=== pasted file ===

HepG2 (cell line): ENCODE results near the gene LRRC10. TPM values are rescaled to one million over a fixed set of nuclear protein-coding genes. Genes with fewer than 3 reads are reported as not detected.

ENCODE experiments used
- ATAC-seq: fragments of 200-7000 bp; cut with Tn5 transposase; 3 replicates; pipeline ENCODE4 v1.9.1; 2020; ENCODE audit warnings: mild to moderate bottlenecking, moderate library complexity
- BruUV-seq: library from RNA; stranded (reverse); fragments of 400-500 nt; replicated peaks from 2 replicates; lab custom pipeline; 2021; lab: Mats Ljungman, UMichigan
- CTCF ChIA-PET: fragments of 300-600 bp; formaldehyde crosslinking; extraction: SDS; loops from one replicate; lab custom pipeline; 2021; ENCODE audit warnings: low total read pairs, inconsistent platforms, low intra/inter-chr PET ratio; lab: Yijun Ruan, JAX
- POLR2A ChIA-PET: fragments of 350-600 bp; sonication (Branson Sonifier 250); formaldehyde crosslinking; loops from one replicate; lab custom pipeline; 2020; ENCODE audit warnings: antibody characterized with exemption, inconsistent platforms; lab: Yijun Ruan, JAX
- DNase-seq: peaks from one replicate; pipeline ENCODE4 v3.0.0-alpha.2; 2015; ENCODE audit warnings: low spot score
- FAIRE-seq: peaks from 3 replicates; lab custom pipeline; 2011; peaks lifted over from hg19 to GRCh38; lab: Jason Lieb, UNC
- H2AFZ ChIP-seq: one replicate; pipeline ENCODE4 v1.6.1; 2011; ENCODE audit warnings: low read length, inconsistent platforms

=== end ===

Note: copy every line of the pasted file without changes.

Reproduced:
HepG2 (cell line): ENCODE results near the gene LRRC10. TPM values are rescaled to one million over a fixed set of nuclear protein-coding genes. Genes with fewer than 3 reads are reported as not detected.

ENCODE experiments used
- ATAC-seq: fragments of 200-7000 bp; cut with Tn5 transposase; 3 replicates; pipeline ENCODE4 v1.9.1; 2020; ENCODE audit warnings: mild to moderate bottlenecking, moderate library complexity
- BruUV-seq: library from RNA; stranded (reverse); fragments of 400-500 nt; replicated peaks from 2 replicates; lab custom pipeline; 2021; lab: Mats Ljungman, UMichigan
- CTCF ChIA-PET: fragments of 300-600 bp; formaldehyde crosslinking; extraction: SDS; loops from one replicate; lab custom pipeline; 2021; ENCODE audit warnings: low total read pairs, inconsistent platforms, low intra/inter-chr PET ratio; lab: Yijun Ruan, JAX
- POLR2A ChIA-PET: fragments of 350-600 bp; sonication (Branson Sonifier 250); formaldehyde crosslinking; loops from one replicate; lab custom pipeline; 2020; ENCODE audit warnings: antibody characterized with exemption, inconsistent platforms; lab: Yijun Ruan, JAX
- DNase-seq: peaks from one replicate; pipeline ENCODE4 v3.0.0-alpha.2; 2015; ENCODE audit warnings: low spot score
- FAIRE-seq: peaks from 3 replicates; lab custom pipeline; 2011; peaks lifted over from hg19 to GRCh38; lab: Jason Lieb, UNC
- H2AFZ ChIP-seq: one replicate; pipeline ENCODE4 v1.6.1; 2011; ENCODE audit warnings: low read length, inconsistent platforms